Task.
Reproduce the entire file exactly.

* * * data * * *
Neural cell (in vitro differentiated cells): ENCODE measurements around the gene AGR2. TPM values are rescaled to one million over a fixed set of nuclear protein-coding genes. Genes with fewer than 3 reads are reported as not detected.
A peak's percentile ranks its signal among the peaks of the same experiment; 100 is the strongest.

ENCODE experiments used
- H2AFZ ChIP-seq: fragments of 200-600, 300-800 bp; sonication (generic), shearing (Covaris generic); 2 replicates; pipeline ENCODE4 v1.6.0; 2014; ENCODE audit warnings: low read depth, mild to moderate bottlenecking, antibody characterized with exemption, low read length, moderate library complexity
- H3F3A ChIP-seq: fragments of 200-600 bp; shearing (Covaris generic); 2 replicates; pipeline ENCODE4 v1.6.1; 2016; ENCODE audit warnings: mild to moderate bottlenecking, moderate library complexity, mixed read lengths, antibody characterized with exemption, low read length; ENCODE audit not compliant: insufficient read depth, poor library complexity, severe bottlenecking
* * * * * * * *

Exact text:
Neural cell (in vitro differentiated cells): ENCODE measurements around the gene AGR2. TPM values are rescaled to one million over a fixed set of nuclear protein-coding genes. Genes with fewer than 3 reads are reported as not detected.
A peak's percentile ranks its signal among the peaks of the same experiment; 100 is the strongest.

ENCODE experiments used
- H2AFZ ChIP-seq: fragments of 200-600, 300-800 bp; sonication (generic), shearing (Covaris generic); 2 replicates; pipeline ENCODE4 v1.6.0; 2014; ENCODE audit warnings: low read depth, mild to moderate bottlenecking, antibody characterized with exemption, low read length, moderate library complexity
- H3F3A ChIP-seq: fragments of 200-600 bp; shearing (Covaris generic); 2 replicates; pipeline ENCODE4 v1.6.1; 2016; ENCODE audit warnings: mild to moderate bottlenecking, moderate library complexity, mixed read lengths, antibody characterized with exemption, low read length; ENCODE audit not compliant: insufficient read depth, poor library complexity, severe bottlenecking